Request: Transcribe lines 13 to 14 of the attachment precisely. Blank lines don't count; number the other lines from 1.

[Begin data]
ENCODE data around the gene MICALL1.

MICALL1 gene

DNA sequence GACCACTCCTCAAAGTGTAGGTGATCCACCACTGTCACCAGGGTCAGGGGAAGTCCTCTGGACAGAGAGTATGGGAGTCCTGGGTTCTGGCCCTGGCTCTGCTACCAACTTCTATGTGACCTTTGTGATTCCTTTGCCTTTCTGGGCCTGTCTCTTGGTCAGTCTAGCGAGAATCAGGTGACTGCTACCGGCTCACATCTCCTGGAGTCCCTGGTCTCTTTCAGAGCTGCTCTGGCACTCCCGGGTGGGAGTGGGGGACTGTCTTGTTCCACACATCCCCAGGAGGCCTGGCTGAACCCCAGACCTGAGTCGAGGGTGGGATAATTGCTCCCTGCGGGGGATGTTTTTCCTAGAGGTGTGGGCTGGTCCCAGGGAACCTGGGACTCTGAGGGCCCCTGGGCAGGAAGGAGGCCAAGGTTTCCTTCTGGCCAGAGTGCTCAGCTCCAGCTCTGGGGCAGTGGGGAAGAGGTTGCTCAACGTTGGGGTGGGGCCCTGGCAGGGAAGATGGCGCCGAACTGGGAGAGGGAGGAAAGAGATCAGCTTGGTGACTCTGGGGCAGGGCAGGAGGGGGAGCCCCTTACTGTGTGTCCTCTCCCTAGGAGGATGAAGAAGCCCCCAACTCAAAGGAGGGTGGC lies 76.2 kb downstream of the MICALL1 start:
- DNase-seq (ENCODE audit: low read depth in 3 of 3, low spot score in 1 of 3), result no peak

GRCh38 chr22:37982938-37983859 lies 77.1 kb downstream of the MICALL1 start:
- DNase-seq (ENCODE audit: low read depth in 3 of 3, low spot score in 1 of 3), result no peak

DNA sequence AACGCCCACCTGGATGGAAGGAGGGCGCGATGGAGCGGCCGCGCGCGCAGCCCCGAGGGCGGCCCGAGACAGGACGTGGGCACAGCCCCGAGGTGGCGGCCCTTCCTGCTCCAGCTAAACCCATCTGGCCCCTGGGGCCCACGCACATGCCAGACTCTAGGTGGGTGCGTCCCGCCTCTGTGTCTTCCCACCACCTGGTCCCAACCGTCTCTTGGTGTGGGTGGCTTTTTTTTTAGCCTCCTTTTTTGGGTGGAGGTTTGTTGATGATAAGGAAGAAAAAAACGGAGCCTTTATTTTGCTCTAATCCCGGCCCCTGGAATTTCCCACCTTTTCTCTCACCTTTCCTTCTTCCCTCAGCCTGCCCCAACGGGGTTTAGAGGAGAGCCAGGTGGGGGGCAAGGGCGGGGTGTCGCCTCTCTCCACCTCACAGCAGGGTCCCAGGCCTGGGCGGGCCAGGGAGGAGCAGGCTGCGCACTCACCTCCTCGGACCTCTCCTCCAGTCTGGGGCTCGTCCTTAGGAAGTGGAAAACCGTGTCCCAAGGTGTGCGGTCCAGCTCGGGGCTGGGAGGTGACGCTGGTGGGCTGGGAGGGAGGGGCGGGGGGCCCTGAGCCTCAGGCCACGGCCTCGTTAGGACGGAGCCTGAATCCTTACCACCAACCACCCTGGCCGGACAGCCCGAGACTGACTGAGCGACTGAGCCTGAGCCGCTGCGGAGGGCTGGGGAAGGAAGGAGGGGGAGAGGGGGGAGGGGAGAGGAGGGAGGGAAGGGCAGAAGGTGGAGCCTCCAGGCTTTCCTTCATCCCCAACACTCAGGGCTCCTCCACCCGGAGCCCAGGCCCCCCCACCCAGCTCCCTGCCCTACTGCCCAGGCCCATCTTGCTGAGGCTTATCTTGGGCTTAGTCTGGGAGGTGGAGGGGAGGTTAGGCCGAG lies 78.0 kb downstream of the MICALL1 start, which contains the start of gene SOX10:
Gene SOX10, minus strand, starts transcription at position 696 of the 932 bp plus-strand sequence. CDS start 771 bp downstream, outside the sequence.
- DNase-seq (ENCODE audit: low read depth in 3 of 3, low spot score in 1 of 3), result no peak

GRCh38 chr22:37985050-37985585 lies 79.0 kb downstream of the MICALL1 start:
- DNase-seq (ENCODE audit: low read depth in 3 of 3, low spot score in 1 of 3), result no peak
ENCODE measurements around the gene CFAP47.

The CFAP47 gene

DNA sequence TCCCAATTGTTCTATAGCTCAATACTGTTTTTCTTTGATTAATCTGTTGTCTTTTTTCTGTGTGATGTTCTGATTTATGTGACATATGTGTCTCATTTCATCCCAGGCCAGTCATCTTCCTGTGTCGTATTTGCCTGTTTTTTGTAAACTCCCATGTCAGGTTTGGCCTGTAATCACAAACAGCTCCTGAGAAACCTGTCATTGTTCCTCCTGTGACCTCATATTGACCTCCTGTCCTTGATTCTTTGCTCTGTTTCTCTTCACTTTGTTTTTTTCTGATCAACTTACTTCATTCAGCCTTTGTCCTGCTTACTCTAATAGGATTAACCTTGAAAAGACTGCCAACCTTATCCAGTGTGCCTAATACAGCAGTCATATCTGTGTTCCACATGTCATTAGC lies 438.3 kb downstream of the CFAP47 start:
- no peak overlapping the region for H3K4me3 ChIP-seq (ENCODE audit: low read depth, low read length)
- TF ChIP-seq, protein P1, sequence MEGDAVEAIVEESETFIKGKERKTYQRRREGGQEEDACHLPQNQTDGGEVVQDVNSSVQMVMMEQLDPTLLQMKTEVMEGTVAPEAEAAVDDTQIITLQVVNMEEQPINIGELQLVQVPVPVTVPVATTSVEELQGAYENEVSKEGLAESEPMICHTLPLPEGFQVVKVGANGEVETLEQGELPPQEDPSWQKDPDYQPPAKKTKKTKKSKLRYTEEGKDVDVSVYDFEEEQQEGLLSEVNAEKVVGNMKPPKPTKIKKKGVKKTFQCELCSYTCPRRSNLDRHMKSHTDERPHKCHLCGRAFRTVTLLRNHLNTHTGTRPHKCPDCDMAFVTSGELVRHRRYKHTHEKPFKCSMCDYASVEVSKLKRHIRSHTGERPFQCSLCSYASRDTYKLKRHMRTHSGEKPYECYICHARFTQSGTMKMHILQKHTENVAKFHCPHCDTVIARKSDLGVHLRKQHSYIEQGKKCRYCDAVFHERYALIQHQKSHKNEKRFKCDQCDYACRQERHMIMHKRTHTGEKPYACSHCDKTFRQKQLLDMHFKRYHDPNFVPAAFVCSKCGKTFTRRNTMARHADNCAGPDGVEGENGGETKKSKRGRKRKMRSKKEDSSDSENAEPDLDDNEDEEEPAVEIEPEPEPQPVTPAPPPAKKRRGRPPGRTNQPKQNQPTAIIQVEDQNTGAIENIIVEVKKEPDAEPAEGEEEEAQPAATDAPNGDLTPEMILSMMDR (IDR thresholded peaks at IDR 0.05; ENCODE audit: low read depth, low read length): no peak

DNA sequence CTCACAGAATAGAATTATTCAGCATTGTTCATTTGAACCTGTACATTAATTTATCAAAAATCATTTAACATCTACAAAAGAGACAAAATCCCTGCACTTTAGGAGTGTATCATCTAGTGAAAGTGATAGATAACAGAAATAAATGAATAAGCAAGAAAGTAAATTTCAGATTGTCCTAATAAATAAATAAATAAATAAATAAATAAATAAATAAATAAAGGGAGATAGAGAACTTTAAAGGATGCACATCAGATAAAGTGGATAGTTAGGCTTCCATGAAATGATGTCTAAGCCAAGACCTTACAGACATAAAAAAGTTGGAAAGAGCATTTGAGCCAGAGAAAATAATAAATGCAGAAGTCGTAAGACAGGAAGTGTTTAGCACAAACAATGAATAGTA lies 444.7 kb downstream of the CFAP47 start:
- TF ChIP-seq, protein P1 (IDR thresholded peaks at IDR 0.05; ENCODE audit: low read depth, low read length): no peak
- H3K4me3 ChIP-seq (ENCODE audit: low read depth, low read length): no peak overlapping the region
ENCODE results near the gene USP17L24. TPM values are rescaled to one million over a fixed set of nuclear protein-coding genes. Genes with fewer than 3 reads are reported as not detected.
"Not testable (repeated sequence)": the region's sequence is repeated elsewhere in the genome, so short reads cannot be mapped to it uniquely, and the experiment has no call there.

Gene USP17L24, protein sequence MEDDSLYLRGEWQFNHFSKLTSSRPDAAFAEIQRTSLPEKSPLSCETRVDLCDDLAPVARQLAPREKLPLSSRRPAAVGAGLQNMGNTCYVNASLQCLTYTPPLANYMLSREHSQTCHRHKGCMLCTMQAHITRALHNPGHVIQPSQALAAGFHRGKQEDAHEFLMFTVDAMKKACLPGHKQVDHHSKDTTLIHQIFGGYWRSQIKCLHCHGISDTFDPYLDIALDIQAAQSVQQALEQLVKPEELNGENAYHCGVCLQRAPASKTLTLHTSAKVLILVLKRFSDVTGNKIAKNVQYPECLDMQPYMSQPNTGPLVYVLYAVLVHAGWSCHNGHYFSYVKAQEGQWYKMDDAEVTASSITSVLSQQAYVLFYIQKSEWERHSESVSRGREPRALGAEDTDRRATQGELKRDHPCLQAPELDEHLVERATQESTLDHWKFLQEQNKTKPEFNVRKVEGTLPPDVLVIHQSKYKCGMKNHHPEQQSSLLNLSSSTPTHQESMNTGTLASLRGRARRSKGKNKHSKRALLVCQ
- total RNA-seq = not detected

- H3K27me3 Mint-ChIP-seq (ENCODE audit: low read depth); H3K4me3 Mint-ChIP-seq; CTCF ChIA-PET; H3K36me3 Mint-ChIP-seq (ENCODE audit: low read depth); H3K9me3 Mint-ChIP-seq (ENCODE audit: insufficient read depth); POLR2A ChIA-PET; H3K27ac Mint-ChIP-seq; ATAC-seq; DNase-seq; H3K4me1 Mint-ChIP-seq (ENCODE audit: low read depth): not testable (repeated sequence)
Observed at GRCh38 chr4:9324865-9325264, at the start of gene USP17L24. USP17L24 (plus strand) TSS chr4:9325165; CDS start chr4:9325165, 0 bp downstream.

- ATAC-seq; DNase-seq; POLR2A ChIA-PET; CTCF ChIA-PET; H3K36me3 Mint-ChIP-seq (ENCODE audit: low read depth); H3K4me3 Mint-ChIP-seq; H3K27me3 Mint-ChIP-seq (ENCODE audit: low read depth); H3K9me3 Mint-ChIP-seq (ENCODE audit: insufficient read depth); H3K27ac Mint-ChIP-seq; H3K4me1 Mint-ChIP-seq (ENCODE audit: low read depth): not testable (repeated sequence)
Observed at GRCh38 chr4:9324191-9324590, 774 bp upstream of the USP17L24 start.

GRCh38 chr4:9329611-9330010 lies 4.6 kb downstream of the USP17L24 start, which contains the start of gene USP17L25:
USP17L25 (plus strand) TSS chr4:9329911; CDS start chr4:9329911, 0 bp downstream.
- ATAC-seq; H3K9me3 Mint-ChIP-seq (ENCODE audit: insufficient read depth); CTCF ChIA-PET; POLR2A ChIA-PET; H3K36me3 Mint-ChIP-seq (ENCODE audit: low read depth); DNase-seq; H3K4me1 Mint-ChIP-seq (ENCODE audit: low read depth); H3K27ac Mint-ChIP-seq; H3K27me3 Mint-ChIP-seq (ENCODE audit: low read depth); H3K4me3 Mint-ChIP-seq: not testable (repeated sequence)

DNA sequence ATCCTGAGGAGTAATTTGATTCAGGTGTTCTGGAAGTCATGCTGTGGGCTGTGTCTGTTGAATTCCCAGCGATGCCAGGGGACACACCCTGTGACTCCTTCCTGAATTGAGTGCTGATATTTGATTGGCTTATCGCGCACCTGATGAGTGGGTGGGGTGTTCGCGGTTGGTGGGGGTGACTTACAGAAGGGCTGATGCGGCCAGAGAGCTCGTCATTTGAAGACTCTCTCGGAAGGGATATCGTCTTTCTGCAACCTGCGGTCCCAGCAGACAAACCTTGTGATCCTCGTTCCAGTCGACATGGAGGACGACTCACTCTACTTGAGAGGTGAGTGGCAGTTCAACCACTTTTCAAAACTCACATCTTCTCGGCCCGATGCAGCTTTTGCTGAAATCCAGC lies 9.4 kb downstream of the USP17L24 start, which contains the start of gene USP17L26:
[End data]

The CFAP47 gene

DNA sequence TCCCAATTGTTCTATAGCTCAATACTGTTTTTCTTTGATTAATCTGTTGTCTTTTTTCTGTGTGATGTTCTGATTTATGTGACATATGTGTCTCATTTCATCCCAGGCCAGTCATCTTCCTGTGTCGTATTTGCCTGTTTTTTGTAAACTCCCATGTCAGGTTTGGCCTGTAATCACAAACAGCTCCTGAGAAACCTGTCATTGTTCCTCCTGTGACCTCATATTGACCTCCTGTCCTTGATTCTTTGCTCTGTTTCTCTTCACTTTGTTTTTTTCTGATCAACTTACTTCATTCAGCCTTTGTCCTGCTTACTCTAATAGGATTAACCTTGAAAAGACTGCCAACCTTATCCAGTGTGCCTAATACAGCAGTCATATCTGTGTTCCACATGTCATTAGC lies 438.3 kb downstream of the CFAP47 start: